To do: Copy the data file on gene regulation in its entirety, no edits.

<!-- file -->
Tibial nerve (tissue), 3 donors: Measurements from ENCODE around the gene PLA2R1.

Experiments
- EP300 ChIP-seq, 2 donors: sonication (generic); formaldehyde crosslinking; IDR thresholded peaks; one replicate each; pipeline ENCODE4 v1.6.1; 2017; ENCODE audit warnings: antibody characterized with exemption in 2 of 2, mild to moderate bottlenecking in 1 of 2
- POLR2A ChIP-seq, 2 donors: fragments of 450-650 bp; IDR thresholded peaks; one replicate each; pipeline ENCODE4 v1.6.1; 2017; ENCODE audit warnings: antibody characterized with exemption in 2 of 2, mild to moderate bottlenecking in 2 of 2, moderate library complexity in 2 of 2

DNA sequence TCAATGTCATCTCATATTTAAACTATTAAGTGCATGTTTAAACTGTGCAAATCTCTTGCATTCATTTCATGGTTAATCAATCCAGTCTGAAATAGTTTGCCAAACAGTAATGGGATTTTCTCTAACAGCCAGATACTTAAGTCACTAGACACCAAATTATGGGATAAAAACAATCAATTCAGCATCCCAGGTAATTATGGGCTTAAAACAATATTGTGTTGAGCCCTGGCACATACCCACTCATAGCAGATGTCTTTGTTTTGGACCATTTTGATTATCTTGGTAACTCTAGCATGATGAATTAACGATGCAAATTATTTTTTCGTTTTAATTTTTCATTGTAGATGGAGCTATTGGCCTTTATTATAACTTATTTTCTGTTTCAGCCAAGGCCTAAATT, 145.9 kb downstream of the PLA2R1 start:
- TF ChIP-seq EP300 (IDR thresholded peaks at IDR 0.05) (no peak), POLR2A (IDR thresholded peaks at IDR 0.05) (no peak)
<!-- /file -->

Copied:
Tibial nerve (tissue), 3 donors: Measurements from ENCODE around the gene PLA2R1.

Experiments
- EP300 ChIP-seq, 2 donors: sonication (generic); formaldehyde crosslinking; IDR thresholded peaks; one replicate each; pipeline ENCODE4 v1.6.1; 2017; ENCODE audit warnings: antibody characterized with exemption in 2 of 2, mild to moderate bottlenecking in 1 of 2
- POLR2A ChIP-seq, 2 donors: fragments of 450-650 bp; IDR thresholded peaks; one replicate each; pipeline ENCODE4 v1.6.1; 2017; ENCODE audit warnings: antibody characterized with exemption in 2 of 2, mild to moderate bottlenecking in 2 of 2, moderate library complexity in 2 of 2

DNA sequence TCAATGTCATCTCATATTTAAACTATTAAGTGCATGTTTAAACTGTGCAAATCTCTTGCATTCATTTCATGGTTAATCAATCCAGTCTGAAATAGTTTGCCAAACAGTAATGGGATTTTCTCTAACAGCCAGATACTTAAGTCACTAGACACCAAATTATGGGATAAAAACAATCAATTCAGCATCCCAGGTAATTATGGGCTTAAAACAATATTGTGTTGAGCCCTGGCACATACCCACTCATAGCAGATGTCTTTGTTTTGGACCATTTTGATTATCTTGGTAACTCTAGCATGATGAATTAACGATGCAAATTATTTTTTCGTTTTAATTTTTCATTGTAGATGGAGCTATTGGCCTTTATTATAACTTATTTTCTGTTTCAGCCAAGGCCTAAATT, 145.9 kb downstream of the PLA2R1 start:
- TF ChIP-seq EP300 (IDR thresholded peaks at IDR 0.05) (no peak), POLR2A (IDR thresholded peaks at IDR 0.05) (no peak)